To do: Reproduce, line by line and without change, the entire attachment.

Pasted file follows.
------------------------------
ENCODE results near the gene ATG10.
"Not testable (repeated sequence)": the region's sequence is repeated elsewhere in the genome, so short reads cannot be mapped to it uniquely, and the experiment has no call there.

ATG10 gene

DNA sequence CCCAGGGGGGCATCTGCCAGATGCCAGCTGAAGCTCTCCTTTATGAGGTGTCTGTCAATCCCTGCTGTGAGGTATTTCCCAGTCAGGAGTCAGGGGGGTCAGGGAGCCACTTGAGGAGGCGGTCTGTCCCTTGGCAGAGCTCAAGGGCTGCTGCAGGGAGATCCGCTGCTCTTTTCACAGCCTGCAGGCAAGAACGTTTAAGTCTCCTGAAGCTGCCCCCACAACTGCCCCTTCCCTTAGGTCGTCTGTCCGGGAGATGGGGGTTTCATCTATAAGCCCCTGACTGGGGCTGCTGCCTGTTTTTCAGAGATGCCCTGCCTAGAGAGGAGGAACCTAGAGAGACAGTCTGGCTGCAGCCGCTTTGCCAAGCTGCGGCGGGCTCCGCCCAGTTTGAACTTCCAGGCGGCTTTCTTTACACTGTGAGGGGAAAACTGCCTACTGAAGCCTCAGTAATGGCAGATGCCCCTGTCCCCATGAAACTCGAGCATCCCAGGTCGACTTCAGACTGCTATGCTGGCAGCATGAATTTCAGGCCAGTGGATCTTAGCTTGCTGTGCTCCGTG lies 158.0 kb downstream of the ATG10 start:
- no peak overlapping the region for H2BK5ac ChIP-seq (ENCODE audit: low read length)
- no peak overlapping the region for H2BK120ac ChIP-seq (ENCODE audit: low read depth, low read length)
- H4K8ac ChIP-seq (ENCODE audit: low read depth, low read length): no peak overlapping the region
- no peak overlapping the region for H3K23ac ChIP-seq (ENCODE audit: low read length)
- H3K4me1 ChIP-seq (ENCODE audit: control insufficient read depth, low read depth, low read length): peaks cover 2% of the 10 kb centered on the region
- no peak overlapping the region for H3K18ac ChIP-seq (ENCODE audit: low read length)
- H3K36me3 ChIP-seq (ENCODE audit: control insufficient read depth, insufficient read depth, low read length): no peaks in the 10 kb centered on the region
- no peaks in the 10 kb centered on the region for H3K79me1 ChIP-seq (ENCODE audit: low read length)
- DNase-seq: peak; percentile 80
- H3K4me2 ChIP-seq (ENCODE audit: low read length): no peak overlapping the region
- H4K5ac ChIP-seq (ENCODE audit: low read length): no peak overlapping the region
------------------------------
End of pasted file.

ENCODE results near the gene ATG10.
"Not testable (repeated sequence)": the region's sequence is repeated elsewhere in the genome, so short reads cannot be mapped to it uniquely, and the experiment has no call there.

ATG10 gene

DNA sequence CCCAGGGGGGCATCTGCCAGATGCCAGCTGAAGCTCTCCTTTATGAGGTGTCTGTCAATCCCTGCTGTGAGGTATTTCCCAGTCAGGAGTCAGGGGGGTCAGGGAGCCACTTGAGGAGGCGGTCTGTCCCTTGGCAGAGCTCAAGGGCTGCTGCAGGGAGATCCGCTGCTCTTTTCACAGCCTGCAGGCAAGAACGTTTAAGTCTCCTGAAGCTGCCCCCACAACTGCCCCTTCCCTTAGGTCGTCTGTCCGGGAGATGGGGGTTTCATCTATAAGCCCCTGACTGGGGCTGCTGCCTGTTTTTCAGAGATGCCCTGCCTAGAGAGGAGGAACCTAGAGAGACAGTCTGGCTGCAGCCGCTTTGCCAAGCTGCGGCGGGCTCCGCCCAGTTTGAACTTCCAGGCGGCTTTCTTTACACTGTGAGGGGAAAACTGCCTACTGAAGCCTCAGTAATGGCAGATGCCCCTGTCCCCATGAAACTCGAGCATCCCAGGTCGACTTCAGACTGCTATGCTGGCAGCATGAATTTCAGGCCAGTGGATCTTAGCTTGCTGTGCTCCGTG lies 158.0 kb downstream of the ATG10 start:
- no peak overlapping the region for H2BK5ac ChIP-seq (ENCODE audit: low read length)
- no peak overlapping the region for H2BK120ac ChIP-seq (ENCODE audit: low read depth, low read length)
- H4K8ac ChIP-seq (ENCODE audit: low read depth, low read length): no peak overlapping the region
- no peak overlapping the region for H3K23ac ChIP-seq (ENCODE audit: low read length)
- H3K4me1 ChIP-seq (ENCODE audit: control insufficient read depth, low read depth, low read length): peaks cover 2% of the 10 kb centered on the region
- no peak overlapping the region for H3K18ac ChIP-seq (ENCODE audit: low read length)
- H3K36me3 ChIP-seq (ENCODE audit: control insufficient read depth, insufficient read depth, low read length): no peaks in the 10 kb centered on the region
- no peaks in the 10 kb centered on the region for H3K79me1 ChIP-seq (ENCODE audit: low read length)
- DNase-seq: peak; percentile 80
- H3K4me2 ChIP-seq (ENCODE audit: low read length): no peak overlapping the region
- H4K5ac ChIP-seq (ENCODE audit: low read length): no peak overlapping the region